In honor of Mr. Wildcat

This vigil formed only 2 1/2 hours after Bill Keightley died. The man was a link between the generations, and my favorite person on any UK team.



Story by Eric Lindsey | Kernel staff

They were “his boys.”

The ones who were there with Bill Keightley before every game, before every practice, before a lot of the players, coaches and trainers got there. The ones who helped Keightley push the towel cart and who got the jerseys and equipment ready for the players and coaches when they needed a hand.

Generations of managers like Zach Murphy, Dustin Marr and Will Campbell have shuffled through the halls of Rupp Arena with the upbeat Keightley by their side.

And when the basketball team opens its season next year for Big Blue Madness, another group of managers will once again do their job as Keightley did with such effortless enthusiasm over the last five decades.

But Keightley’s seat will be noticeably empty. The always infectious grin that smiled upon UK basketball for years will be gone. And the managers will carry on, remembering and honoring the man that taught them how to act like men.

“He taught us things that we will take with us for the rest of our lives,” said Murphy, a senior. “It helped us as a group to mature and brought us close together. He was really like a father figure to us.”

Keightley, affectionately known as “Mr. Wildcat,” died on Monday in Cincinnati while making his annual trip to the Cincinnati Reds’ season opener. He fell while getting off a bus at Great American Ball Park and was taken to the University of Cincinnati Hospital.

Internal bleeding from a previously undiagnosed tumor on his spine caused his death, according to doctors at the hospitals.

Gillispie, the players and the managers sat together in front of reporters yesterday at a news conference to talk about a man who “made a difference in so many peoples’ lives on a daily basis,” Gillispie said.

“It didn’t matter how old you were, it didn’t matter how young you were, it didn’t matter what, he was something else,” a soft-spoken Gillispie said. “We all have been lucky enough to have a great example of someone that showed us what having the spirit of life means, and that person celebrated life on a daily basis. You never want those lives to end.”

As Gillispie and senior guards Ramel Bradley and Joe Crawford spoke during the 20-minute news conference, Murphy sat to the side with the other managers as he tried to fight back tears.

All three managers – who, like the UK players, were called Keightley’s boys – said they could always go to Keightley with any problems they had and he would be there to offer support.

“It didn’t matter what time of day you walked into his office, his face just lit up when he was with you, and it lifted your spirits,” said Marr, a senior. “You forgot about all of your worries when you went to Mr. Keightley’s office. It was kind of our escape from the outside world.”

Gillispie said Keightley offered that same uplifting spirit and support to the players and coaches throughout this season as he often did in his 48 years as equipment manager. At first, Gillispie could not figure out why everybody, young and old, was so quick to gravitate to Keightley when he entered the room.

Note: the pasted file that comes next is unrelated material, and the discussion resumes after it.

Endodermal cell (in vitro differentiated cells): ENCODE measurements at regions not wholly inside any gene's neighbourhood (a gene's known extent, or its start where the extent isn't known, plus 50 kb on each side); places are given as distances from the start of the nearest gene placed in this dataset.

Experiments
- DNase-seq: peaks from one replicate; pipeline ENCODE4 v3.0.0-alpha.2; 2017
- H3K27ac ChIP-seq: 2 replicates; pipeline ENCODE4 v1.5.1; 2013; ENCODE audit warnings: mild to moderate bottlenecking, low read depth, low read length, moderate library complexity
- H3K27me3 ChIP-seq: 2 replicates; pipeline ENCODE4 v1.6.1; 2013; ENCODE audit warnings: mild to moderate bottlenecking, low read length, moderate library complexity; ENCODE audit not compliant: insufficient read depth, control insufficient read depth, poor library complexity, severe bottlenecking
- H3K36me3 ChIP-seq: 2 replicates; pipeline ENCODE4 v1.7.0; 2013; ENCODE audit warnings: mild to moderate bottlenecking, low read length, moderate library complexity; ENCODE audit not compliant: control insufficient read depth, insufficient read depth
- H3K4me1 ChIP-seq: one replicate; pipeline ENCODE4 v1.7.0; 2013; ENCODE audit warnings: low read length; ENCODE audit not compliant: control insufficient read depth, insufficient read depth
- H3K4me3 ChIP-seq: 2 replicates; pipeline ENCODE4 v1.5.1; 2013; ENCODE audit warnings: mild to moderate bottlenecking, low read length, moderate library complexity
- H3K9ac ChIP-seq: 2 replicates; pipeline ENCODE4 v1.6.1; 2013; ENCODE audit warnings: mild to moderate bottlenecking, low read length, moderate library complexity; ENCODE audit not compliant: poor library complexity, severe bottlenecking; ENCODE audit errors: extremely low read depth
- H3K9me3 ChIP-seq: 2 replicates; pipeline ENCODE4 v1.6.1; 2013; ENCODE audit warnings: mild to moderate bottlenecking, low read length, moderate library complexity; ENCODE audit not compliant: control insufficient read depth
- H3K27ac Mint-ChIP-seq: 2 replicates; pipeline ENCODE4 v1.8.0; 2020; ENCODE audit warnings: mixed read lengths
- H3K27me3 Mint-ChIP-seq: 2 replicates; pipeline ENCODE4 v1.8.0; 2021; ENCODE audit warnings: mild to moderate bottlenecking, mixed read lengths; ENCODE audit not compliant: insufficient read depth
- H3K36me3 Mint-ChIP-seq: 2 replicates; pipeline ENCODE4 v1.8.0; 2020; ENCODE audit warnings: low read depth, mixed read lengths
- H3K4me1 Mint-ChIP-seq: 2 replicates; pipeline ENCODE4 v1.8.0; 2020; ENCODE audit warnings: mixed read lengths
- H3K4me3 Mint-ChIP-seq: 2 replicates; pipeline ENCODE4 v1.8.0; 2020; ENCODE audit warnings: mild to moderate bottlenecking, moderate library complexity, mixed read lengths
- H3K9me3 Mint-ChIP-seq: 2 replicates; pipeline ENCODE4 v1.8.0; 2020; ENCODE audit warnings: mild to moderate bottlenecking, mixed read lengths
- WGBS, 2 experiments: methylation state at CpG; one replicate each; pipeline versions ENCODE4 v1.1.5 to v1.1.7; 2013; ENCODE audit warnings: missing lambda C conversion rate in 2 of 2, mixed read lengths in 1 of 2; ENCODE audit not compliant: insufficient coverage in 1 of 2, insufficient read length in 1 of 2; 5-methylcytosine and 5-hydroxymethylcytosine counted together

It didn’t take him long to understand.

“I wanted to spend all my time with Mr. Keightley, and everybody does,” Gillispie said.

In their four years at UK, Bradley and Crawford have been around Keightley more than any of the current coaches or other players. During their four up-and-down seasons at UK, the two said there would be times when they did not want to practice because they were having a tough day.

But Keightley would quickly put a smile on his face, said Bradley, who referred to Keightley as “Big Smooth.”

“If I was upset or feeling some kind of way, when you walked in he was going to grab you and hold you real tight and tell you, ‘You’re my boy Little Smooth,’ ” Bradley said. “He made me feel like I was his favorite, and this thing about it is, he made everyone feel like that.”

Many of the people who were close to Keightley said his love and affection for his Cats came second-to-none. At one point this season, Keightley broke down in tears after a short-handed UK team suffered a three-point loss to the then No. 1 team in the nation, Tennessee.

“He was crying like a baby because he was so proud of his Wildcats,” Gillispie said.

Gillispie said he’s not sure what next year’s opening night will be like without Keightley, but said everybody needs to find a way to make it a celebration. Some have already proposed that UK should keep Keightley’s seat at the end of the bench empty.

The school retired a jersey in Keightley’s honor in 1997, making him one of only two non-players and non-coaches to receive the honor (legendary radio broadcaster Cawood Ledford was the other).

“But that’s not nearly enough,” Gillispie said. “I think over time the right people will remove some of the emotion and make a great decision about what needs to be done to continue his honor.”

Until then, the players, the coaches and the managers – “the boys” Keightley worked with everyday – will try to carry on without a man who became synonymous with UK basketball during his 48 years with the program.



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